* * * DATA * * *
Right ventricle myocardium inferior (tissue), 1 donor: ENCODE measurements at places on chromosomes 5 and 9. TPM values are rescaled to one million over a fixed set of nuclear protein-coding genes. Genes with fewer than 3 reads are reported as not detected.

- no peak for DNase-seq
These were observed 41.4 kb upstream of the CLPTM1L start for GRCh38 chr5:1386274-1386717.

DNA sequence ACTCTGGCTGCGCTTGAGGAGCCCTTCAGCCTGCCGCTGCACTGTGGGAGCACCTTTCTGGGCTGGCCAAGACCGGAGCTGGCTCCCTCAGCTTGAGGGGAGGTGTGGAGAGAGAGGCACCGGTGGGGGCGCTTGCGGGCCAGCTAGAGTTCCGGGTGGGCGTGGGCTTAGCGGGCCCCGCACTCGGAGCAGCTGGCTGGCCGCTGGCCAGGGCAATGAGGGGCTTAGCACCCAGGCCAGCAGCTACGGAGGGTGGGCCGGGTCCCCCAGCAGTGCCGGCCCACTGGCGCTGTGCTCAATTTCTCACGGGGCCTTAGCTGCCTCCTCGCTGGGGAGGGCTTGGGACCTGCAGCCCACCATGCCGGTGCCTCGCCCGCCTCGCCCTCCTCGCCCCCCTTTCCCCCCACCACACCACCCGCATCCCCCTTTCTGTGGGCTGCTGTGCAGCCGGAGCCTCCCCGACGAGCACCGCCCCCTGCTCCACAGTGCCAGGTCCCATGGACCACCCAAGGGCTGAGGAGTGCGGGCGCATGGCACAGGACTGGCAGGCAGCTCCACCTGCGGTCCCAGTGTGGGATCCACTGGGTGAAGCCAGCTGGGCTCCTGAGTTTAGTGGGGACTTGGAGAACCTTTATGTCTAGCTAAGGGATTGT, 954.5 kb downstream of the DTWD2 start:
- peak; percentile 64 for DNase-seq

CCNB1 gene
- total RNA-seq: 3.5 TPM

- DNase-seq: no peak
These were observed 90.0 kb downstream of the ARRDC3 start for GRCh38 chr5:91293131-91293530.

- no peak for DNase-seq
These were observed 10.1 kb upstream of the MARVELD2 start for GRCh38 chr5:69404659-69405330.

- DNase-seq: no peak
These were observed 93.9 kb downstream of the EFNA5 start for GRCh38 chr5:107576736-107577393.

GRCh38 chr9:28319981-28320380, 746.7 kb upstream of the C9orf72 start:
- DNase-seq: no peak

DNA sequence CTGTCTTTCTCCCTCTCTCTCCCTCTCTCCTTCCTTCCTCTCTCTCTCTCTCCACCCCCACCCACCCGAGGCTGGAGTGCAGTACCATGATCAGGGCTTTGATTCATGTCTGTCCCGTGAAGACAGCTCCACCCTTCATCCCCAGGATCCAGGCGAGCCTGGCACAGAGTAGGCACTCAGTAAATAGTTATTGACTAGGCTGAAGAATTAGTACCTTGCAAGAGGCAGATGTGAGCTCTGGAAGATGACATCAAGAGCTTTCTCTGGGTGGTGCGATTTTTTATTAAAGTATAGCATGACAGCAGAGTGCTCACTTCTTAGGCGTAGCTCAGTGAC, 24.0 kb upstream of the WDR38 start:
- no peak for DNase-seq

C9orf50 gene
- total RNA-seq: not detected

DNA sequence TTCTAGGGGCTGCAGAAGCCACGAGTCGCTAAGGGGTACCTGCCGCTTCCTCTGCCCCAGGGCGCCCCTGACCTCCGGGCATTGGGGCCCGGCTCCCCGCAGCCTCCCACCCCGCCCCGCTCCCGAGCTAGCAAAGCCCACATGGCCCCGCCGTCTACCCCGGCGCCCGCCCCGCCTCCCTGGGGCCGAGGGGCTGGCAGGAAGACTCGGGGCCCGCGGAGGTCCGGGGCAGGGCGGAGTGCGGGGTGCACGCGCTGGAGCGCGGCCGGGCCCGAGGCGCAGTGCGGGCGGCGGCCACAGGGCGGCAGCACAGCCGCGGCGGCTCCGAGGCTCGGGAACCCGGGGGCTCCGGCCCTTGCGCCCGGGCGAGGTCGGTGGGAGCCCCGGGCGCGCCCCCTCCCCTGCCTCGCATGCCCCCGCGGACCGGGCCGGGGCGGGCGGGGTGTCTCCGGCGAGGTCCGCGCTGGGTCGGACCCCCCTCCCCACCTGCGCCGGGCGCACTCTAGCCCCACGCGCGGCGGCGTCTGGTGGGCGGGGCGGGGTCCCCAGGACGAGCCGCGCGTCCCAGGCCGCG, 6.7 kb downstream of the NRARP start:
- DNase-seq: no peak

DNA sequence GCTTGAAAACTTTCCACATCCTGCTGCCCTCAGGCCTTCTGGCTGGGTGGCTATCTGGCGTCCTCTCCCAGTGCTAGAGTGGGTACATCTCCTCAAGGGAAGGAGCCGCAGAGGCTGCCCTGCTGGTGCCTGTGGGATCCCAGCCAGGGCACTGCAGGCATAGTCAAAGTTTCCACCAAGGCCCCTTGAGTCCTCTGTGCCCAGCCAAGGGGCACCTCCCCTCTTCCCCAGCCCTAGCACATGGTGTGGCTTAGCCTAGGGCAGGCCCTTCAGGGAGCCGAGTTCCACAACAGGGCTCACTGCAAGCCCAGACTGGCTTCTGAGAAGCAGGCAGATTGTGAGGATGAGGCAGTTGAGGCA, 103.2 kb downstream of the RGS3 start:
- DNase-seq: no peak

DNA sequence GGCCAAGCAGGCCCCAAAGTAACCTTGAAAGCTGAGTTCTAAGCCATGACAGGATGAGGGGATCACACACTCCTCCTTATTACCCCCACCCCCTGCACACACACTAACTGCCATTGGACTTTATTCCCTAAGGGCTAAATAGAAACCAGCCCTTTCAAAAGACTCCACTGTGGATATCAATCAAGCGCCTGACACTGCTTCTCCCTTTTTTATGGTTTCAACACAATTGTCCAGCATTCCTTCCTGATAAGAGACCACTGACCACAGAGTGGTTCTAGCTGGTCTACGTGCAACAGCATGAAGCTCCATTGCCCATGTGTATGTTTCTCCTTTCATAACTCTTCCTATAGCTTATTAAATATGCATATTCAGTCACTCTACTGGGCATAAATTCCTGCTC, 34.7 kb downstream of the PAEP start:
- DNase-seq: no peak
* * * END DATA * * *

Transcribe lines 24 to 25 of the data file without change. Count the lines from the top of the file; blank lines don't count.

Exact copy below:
DNA sequence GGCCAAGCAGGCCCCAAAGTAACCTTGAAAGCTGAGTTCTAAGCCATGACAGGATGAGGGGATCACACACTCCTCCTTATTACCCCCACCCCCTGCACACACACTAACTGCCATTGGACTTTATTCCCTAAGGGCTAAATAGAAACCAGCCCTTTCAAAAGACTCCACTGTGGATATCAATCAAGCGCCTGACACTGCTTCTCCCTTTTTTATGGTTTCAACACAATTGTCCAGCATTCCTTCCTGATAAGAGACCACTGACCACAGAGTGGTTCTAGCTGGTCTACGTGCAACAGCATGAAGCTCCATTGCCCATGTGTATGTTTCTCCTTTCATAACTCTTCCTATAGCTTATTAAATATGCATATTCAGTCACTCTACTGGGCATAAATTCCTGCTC, 34.7 kb downstream of the PAEP start:
- DNase-seq: no peak